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A hard, shiny silver transition metal that reacts with many gases but which is normally protected from tarnishing by an oxide layer. Used to make alloys.
 Lumps Lumps.
These beautiful knobs of high purity zirconium look as though they might be made of metal butter! They originate from Russia and were made during the Soviet era using a gigantic version of the process in which a white-hot wire is used to decompose zirconium iodide vapor. Hence this material is sometimes referred to as iodic zirconium. The pieces here are presumably fragments broken from the surface of what must have been a vast and amazing crystal bar.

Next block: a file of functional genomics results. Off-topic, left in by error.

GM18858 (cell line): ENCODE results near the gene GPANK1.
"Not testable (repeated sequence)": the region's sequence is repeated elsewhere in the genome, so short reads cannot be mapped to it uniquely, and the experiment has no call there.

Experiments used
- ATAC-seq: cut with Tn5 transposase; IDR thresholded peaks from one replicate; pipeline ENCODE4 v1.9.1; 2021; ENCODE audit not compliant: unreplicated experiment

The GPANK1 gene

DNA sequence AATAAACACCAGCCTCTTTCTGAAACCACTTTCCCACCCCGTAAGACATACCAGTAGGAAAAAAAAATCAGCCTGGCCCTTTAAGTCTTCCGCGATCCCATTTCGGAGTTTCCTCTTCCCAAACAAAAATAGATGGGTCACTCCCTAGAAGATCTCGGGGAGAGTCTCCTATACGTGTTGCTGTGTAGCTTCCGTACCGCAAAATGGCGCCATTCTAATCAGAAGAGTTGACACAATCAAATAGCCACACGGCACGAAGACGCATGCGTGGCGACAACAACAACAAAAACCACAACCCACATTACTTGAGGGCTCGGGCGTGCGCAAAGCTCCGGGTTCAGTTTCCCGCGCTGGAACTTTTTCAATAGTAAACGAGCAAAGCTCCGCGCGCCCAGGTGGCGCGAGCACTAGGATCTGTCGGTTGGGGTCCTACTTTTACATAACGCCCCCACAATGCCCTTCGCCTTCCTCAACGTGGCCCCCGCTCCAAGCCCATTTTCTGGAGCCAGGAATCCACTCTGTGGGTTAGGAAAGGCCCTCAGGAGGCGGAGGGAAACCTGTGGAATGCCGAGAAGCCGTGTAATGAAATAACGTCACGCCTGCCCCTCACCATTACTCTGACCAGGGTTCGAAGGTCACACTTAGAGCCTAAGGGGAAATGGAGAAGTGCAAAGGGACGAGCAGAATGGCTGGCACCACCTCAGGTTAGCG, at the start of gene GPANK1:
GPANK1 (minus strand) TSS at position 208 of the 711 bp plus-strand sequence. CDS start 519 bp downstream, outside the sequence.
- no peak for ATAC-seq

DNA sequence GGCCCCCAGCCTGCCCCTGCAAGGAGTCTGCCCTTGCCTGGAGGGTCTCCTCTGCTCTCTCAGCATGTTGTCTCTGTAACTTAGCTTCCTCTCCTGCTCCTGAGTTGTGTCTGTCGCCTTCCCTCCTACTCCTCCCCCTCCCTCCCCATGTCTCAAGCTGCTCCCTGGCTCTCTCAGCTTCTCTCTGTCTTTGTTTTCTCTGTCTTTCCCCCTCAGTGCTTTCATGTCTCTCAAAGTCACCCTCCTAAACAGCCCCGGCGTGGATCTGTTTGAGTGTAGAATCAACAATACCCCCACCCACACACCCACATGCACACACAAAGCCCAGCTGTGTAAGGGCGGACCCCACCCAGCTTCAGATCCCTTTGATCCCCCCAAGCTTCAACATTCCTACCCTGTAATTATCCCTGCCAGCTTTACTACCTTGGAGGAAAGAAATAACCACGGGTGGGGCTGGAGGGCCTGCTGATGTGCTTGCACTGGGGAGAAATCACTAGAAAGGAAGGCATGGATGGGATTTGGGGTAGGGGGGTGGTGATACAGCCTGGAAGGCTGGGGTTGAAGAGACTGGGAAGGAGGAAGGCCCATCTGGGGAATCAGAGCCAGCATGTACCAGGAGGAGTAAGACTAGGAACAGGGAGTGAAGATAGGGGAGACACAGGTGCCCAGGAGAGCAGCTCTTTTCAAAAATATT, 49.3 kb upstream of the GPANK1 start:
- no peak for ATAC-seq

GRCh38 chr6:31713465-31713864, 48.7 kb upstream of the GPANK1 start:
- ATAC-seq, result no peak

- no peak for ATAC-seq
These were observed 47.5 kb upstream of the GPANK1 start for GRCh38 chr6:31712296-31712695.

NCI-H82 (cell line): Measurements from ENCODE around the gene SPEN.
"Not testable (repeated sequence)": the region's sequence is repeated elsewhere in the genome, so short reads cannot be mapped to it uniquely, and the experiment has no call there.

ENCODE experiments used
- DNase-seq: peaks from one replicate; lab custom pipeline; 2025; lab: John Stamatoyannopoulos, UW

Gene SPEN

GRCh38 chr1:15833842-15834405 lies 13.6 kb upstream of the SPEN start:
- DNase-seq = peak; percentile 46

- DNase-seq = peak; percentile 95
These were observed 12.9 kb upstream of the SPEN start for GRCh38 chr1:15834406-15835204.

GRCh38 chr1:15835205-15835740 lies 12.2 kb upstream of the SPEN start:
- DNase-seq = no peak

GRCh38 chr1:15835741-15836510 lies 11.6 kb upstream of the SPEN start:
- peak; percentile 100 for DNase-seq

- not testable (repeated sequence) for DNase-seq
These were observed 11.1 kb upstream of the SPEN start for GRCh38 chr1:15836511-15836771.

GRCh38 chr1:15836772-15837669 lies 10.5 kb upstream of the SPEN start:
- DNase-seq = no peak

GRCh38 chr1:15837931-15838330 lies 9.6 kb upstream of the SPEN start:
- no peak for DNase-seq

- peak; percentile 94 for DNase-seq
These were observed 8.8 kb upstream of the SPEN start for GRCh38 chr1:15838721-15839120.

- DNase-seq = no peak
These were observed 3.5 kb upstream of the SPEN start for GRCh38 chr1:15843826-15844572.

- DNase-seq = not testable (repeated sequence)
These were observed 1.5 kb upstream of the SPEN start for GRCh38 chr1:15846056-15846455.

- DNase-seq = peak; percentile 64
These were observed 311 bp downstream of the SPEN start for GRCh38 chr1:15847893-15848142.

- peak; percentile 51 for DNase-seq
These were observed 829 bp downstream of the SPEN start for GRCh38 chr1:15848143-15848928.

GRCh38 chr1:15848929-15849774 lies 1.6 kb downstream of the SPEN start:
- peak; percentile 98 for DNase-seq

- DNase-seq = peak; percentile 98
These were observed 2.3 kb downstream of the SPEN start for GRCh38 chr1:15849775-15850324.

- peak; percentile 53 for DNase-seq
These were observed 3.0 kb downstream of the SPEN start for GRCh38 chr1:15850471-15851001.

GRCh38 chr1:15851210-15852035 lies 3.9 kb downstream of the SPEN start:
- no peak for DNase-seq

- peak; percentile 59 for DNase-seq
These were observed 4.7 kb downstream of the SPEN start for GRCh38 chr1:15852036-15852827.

Source: donated by Anthony Lipmann
Size: pieces 1"
Purity: > 99.99% (excluding hafnium)
 Tube Tube.
Almost all the zirconium currently produced finds its way into nuclear reactors. This is a piece of tube almost certainly intended for just such use. The properties which make zirconium so well suited for nuclear applications are its very low neutron absorption cross section, its resistance to corrosion and its capacity to withstand high temperatures.
Source: donated by Anthony Lipmann
Size: 3"
Purity: > 98%